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The Natural Environment

December Wildlife Diary now live

Scroll down for the latest edition of Stephen’s popular Silchester Wildlife Diary.

 

Silchester Common Working Parties

The next working party is on Saturday 11th December.

Clearing old gorse and birch is essential to maintain the Common as a breeding site for rare birds such as the Nightjar.  The RSPB explains more.

Composting

Composting is a great way to cut the food waste that otherwise goes in your grey bin, and to save money on buying commercial products.  For hints and tips, read our blog on Getting Started with Composting.  We are doing a group purchase scheme to take advantage of Get Composting’s multibuy discount, so if you live in Silchester or Pamber Heath please get in touch, or to buy independently go to www.getcomposting.com and enter your  postcode.

 

Local Activities

The many rare species that make their home on the Common do so because the heathland has been managed for hundreds of years.  Left to itself, the birch and gorse would take over, and we would lose our nightjars, nightingales and newts.  The Commons working party volunteers meet approximately monthly during the autumn and winter.  For more details see The Common

Hampshire and Isle of Wight Wildlife Trust have lots of information on how to make your garden more wildlife friendly.  See Hampshire IoW Wildlife Trust

 


 

About Biodiversity


Silchester Common

Silchester Common is one of the few surviving tracts of heathland in North Hampshire.  It supports many rare species, making it one of the best sites of its size in Hampshire.

Insects

Insects are the foundation of all terrestrial ecosystems.  Without insects and other invertebrates, human life on this planet would be impossible. 

Silchester Wildlife Diary: December Highlights

December is a winter month when the temperature drops and the trees shed their leaves, leaving the forest looking quite a barren place. This lack of leaf cover, however, means that it is a good time to spot some of the larger mammals that live in Pamber Forest and sometimes come to graze on Silchester Common. In particular, I thought I would mention some of the deer species that live locally.

There are six species of deer in total that live in the UK and we are lucky to have three species living here in Pamber Forest. These are as follows:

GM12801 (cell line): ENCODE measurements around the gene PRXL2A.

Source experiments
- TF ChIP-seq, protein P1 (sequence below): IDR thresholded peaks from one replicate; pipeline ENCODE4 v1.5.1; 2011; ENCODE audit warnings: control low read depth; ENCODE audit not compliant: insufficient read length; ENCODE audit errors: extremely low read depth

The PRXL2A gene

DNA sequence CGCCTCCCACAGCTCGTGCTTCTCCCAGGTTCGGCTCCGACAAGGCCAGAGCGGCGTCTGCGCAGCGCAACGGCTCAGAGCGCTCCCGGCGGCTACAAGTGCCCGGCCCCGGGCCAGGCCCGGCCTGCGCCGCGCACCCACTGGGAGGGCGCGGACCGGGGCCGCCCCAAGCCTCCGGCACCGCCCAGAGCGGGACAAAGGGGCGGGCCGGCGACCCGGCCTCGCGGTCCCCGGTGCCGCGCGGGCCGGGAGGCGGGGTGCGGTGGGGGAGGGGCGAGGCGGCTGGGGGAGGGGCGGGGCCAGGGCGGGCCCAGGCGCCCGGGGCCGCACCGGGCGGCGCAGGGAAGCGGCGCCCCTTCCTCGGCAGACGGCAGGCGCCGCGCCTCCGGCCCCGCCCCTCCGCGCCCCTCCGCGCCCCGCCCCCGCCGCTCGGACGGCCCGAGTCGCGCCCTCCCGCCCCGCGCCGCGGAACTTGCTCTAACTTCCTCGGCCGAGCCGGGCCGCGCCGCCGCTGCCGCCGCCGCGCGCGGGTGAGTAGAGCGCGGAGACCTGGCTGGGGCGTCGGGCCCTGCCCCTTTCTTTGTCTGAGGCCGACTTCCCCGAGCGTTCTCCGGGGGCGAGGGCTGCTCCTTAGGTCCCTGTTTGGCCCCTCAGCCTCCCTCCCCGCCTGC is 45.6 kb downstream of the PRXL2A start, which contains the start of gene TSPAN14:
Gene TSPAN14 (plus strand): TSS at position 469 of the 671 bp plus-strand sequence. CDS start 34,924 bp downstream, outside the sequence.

Roe Deer

Roe Deer

The roe deer is a native British species and is primarily an animal of mixed and small woodland but is capable of adapting to a wide variety of habitats. It sometimes makes use of gardens, parks and other open spaces where there is food and cover. It may also be seen well out into open farmland. They are the largest of the three types of deer found locally.

Muntjac Deer

Muntjac

Muntjac are an introduced species that have flourished here in the UK and are now here to stay. They are territorial and the social unit is a family group, with young adults being driven off before the arrival of the next fawn. Males make large scrapes and fray on low branches, mostly using their tusks, rather than their antlers. The tusks are the muntjac’s primary weapons and they can be quite ferocious with them. I once saw a rutting male throw another completely over his head during a fight. Both sexes bark like a small dog at intruders, often continuing for many minutes and can often be heard at night in Pamber Forest as they are quite loud.

 

 

Fallow Deer

Fallow Deer

Fallow deer were introduced to the UK by the Normans for hunting. In lower-density populations in agricultural areas such as Silchester mixed-sex groups regularly occur throughout the winter. Fallow deer have a variety of mating systems ranging from non-territorial defence of harems to the development of clusters of small mating territories or “leks”. Fallow generally produce single fawns on an annual basis. In my opinion, they are the most attractive of the three species living locally with their dappled coats and magnificent antlers among the males.

 

 

One More Deer

I have said that there are only three species of deer present in Silchester but there are rumours of a fourth type of deer being spotted in and around Silchester particularly on the evening of 24 December. This deer is rumoured to come all the way from Lapland to Silchester for just one night and can be easily spotted due to the bright colours on his nose. It is said that he likes to be fed mince pies and red wine. If any children happen to spot him then please let me know – I am keeping a record of sightings of this rare red nosed reindeer for conservation purposes.